Unlike experiment 1, the main effect of repetition did not reach the conventional level of significance (F (1, 123) = 3.72, p = .06, ηp2 = .03). However, the same pattern from experiment 1 was observed. That is, accuracy for statements that were rehearsed repeatedly was marginally worse than for statements rehearsed once (d = 0.17, 95% CI [0.00, 0.35]). The two-way interactions between role and statement type (F (1, 123) = 0.89, p = .35, ηp2 = .01), between role and repetition (F (1, 123) = 0.41, p =. 52, ηp2 < .01), and the three-way interaction between role, statement type, and repetition (F (1, 123) = 1.35, p = .25, ηp2 = .01) were not statistically significant.
We again conducted the one-sample t test to determine which item types led to discrimination accuracy that was different from random chance performance. In contrast to experiment 1, participants were worse than chance at discriminating items that were denied once by speakers in the actor condition, (t (61) = 2.48, p = .01, d = 0.32, 95% CI [0.06, 0.57], but were greater than chance at discriminating items that were described once (t (61) = 3.80, p < .01, d = 0.48, 95% CI [0.22, 0.74]). For the observer condition, participants were significantly worse than chance at discriminating between true and false statements that had been denied once (t (62) = 3.64, p < .01, d = 0.46, 95% CI [0.20, 0.72]) as well as repeatedly denied (t (62) = 4.39, p < .01, d = 0.55, 95% CI [0.29, 0.82]).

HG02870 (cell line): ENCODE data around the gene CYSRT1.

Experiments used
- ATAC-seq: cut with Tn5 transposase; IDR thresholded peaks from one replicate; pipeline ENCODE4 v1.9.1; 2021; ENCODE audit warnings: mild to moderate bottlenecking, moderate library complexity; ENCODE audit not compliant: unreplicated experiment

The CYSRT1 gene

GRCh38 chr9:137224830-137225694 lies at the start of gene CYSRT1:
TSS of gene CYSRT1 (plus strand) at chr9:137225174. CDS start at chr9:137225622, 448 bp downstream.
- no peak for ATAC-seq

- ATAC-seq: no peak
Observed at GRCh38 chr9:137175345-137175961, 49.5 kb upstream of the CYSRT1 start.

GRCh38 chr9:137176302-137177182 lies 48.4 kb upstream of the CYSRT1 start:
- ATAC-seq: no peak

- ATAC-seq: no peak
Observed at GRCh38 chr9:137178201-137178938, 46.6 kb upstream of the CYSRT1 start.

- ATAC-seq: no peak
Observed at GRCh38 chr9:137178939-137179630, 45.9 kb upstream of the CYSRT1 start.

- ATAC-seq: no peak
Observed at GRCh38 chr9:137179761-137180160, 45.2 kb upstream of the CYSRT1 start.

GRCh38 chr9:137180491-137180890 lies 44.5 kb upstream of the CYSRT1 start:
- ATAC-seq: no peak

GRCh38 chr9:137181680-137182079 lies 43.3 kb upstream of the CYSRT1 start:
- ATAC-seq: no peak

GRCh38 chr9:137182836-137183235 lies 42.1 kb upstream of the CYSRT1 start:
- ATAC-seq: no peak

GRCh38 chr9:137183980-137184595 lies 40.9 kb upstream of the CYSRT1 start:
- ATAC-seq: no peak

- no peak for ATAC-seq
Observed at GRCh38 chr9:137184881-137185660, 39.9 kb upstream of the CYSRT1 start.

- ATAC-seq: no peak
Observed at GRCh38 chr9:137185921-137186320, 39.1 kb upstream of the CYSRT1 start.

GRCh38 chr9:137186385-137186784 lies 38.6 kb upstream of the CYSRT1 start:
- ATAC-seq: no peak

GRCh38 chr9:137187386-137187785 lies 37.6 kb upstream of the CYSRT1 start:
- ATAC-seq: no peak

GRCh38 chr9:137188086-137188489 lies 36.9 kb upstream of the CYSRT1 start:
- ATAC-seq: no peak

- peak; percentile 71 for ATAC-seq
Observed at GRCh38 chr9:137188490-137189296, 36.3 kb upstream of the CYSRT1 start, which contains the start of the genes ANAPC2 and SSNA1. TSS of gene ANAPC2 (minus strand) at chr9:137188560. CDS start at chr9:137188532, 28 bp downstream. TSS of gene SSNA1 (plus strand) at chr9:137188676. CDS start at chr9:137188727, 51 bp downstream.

We next conducted 2 (role: actor, observer) × 2 (statement type: deny, describe) × 2 (repetition: once, thrice) mixed factorial ANOVA on the response bias measure, with role serving as the between-subjects variable and statement type and repetition the within-subjects variables. We observed significant main effects of statement type (F (1, 123) = 7.41, p = .01, ηp2 = .06), repetition (F (1, 123) = 7.59, p = .01, ηp2 = .06), and role (F (1, 123) = 22.33, p < .01, ηp2 = .15). Follow-up comparisons revealed that there was a greater tendency to judge descriptions as truthful than denials (d = 0.24, 95% CI [0.07, 0.42]) and repeated statements than once-rehearsed statements (d = 0.24, 95% CI [0.06, 0.41]) as being truthful. These main effects were qualified by a significant two-way interaction between statement type and repetition (F (1, 123) = 11.57, p < .01, ηp2 = .09). Follow-up comparisons revealed there was no difference in response bias for denials that were rehearsed one time or three times (t (124) = 0.61, p = .54). However, there was a tendency to judge repeated descriptions as more truthful than once-rehearsed descriptions (t (124) = 4.24, p < .01, d = 0.38, 95% CI [0.20, 0.56]).